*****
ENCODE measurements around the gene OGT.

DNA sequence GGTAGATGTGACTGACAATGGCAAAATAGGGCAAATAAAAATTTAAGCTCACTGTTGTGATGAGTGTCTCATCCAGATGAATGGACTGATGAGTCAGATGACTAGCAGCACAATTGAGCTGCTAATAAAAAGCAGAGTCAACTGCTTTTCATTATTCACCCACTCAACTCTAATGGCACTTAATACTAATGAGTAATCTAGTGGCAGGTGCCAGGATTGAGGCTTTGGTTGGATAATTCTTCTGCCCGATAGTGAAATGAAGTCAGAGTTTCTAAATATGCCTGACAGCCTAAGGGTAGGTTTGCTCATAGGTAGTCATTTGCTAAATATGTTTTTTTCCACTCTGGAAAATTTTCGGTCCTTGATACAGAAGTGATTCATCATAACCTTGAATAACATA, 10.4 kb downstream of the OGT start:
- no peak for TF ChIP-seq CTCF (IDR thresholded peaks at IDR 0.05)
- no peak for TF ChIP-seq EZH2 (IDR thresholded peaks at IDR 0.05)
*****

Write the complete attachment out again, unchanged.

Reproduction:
ENCODE measurements around the gene OGT.

DNA sequence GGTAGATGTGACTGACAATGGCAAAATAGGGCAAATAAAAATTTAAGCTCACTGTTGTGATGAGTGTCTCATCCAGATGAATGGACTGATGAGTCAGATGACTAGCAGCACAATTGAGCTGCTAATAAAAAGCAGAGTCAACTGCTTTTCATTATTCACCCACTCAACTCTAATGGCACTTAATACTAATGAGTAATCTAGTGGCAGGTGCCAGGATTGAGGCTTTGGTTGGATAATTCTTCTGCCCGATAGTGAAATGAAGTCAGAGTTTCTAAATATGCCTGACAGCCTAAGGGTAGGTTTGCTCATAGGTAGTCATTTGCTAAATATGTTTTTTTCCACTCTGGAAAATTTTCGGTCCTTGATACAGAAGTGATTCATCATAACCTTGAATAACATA, 10.4 kb downstream of the OGT start:
- no peak for TF ChIP-seq CTCF (IDR thresholded peaks at IDR 0.05)
- no peak for TF ChIP-seq EZH2 (IDR thresholded peaks at IDR 0.05)